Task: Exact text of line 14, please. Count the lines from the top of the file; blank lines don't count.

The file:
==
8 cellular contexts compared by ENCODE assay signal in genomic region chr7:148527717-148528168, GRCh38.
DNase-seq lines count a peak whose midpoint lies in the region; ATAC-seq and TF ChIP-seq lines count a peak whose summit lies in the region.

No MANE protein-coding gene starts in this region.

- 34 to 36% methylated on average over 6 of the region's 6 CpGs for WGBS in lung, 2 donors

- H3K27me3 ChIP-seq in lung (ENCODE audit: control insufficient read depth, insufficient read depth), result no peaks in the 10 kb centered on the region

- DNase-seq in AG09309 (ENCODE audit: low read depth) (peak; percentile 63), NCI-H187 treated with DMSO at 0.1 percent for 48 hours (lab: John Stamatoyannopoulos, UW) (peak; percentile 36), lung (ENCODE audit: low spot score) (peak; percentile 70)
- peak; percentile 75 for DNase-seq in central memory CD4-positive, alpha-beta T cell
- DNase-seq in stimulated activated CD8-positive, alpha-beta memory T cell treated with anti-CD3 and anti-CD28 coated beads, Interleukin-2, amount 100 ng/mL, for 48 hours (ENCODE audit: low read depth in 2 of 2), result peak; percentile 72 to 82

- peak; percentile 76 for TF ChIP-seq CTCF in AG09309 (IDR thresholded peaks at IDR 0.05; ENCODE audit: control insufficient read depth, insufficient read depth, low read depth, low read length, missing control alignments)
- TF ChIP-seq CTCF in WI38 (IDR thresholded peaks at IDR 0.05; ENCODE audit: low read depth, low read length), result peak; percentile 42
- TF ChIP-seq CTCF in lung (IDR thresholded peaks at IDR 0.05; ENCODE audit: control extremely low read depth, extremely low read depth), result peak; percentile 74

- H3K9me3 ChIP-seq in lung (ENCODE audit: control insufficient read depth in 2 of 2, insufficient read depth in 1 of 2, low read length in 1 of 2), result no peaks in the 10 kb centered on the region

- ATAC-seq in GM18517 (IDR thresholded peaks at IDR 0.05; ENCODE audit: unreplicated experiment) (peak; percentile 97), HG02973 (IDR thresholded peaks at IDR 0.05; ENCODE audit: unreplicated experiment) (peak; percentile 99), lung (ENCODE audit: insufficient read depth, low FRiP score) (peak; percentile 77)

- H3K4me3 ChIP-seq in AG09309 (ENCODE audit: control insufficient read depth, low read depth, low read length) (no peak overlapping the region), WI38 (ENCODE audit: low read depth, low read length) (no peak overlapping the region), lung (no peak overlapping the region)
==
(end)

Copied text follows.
- H3K4me3 ChIP-seq in AG09309 (ENCODE audit: control insufficient read depth, low read depth, low read length) (no peak overlapping the region), WI38 (ENCODE audit: low read depth, low read length) (no peak overlapping the region), lung (no peak overlapping the region)